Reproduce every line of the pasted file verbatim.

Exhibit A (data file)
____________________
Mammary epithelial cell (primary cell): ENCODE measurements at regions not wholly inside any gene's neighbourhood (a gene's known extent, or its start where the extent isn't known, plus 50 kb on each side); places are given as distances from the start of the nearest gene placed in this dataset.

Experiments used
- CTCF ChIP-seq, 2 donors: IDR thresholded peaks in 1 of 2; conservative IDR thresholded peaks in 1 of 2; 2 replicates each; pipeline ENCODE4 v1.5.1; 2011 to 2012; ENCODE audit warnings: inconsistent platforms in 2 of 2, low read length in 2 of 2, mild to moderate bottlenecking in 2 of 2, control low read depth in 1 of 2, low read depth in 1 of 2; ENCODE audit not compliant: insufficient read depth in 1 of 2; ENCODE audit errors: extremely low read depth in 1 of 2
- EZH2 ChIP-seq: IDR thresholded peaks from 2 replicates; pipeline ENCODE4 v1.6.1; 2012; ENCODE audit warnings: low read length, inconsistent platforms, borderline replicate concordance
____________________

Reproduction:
Mammary epithelial cell (primary cell): ENCODE measurements at regions not wholly inside any gene's neighbourhood (a gene's known extent, or its start where the extent isn't known, plus 50 kb on each side); places are given as distances from the start of the nearest gene placed in this dataset.

Experiments used
- CTCF ChIP-seq, 2 donors: IDR thresholded peaks in 1 of 2; conservative IDR thresholded peaks in 1 of 2; 2 replicates each; pipeline ENCODE4 v1.5.1; 2011 to 2012; ENCODE audit warnings: inconsistent platforms in 2 of 2, low read length in 2 of 2, mild to moderate bottlenecking in 2 of 2, control low read depth in 1 of 2, low read depth in 1 of 2; ENCODE audit not compliant: insufficient read depth in 1 of 2; ENCODE audit errors: extremely low read depth in 1 of 2
- EZH2 ChIP-seq: IDR thresholded peaks from 2 replicates; pipeline ENCODE4 v1.6.1; 2012; ENCODE audit warnings: low read length, inconsistent platforms, borderline replicate concordance